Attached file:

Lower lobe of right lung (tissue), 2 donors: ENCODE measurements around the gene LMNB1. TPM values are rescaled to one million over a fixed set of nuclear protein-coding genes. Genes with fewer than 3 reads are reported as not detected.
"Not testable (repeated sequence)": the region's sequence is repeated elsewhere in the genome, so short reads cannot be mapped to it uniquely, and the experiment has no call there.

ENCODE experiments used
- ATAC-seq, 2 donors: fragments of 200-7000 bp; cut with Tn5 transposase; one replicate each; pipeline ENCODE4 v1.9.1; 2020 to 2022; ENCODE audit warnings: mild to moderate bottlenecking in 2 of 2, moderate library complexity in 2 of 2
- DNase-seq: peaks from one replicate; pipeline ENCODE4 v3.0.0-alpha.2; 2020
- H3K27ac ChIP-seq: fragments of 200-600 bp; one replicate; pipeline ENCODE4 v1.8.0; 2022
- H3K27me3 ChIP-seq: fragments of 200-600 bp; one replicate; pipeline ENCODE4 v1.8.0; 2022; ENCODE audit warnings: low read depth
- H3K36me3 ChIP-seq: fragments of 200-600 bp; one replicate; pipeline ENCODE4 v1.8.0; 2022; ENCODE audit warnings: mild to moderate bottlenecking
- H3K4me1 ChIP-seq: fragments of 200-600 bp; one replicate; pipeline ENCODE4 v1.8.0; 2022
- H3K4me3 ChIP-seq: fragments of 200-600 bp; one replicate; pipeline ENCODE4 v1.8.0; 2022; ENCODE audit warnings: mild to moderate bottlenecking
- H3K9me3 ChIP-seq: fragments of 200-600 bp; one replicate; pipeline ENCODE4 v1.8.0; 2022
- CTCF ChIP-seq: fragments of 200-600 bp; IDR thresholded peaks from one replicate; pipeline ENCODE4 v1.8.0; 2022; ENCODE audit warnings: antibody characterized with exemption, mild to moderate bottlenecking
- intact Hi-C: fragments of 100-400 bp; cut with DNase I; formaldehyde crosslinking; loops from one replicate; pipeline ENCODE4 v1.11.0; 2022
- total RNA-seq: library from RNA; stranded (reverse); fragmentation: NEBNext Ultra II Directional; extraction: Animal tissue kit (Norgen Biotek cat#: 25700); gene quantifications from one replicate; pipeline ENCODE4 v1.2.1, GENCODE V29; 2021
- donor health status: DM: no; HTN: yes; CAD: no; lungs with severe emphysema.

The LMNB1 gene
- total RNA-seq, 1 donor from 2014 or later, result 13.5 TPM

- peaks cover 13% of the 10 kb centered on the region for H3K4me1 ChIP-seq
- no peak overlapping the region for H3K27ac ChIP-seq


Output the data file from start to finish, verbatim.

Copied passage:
Lower lobe of right lung (tissue), 2 donors: ENCODE measurements around the gene LMNB1. TPM values are rescaled to one million over a fixed set of nuclear protein-coding genes. Genes with fewer than 3 reads are reported as not detected.
"Not testable (repeated sequence)": the region's sequence is repeated elsewhere in the genome, so short reads cannot be mapped to it uniquely, and the experiment has no call there.

ENCODE experiments used
- ATAC-seq, 2 donors: fragments of 200-7000 bp; cut with Tn5 transposase; one replicate each; pipeline ENCODE4 v1.9.1; 2020 to 2022; ENCODE audit warnings: mild to moderate bottlenecking in 2 of 2, moderate library complexity in 2 of 2
- DNase-seq: peaks from one replicate; pipeline ENCODE4 v3.0.0-alpha.2; 2020
- H3K27ac ChIP-seq: fragments of 200-600 bp; one replicate; pipeline ENCODE4 v1.8.0; 2022
- H3K27me3 ChIP-seq: fragments of 200-600 bp; one replicate; pipeline ENCODE4 v1.8.0; 2022; ENCODE audit warnings: low read depth
- H3K36me3 ChIP-seq: fragments of 200-600 bp; one replicate; pipeline ENCODE4 v1.8.0; 2022; ENCODE audit warnings: mild to moderate bottlenecking
- H3K4me1 ChIP-seq: fragments of 200-600 bp; one replicate; pipeline ENCODE4 v1.8.0; 2022
- H3K4me3 ChIP-seq: fragments of 200-600 bp; one replicate; pipeline ENCODE4 v1.8.0; 2022; ENCODE audit warnings: mild to moderate bottlenecking
- H3K9me3 ChIP-seq: fragments of 200-600 bp; one replicate; pipeline ENCODE4 v1.8.0; 2022
- CTCF ChIP-seq: fragments of 200-600 bp; IDR thresholded peaks from one replicate; pipeline ENCODE4 v1.8.0; 2022; ENCODE audit warnings: antibody characterized with exemption, mild to moderate bottlenecking
- intact Hi-C: fragments of 100-400 bp; cut with DNase I; formaldehyde crosslinking; loops from one replicate; pipeline ENCODE4 v1.11.0; 2022
- total RNA-seq: library from RNA; stranded (reverse); fragmentation: NEBNext Ultra II Directional; extraction: Animal tissue kit (Norgen Biotek cat#: 25700); gene quantifications from one replicate; pipeline ENCODE4 v1.2.1, GENCODE V29; 2021
- donor health status: DM: no; HTN: yes; CAD: no; lungs with severe emphysema.

The LMNB1 gene
- total RNA-seq, 1 donor from 2014 or later, result 13.5 TPM

- peaks cover 13% of the 10 kb centered on the region for H3K4me1 ChIP-seq
- no peak overlapping the region for H3K27ac ChIP-seq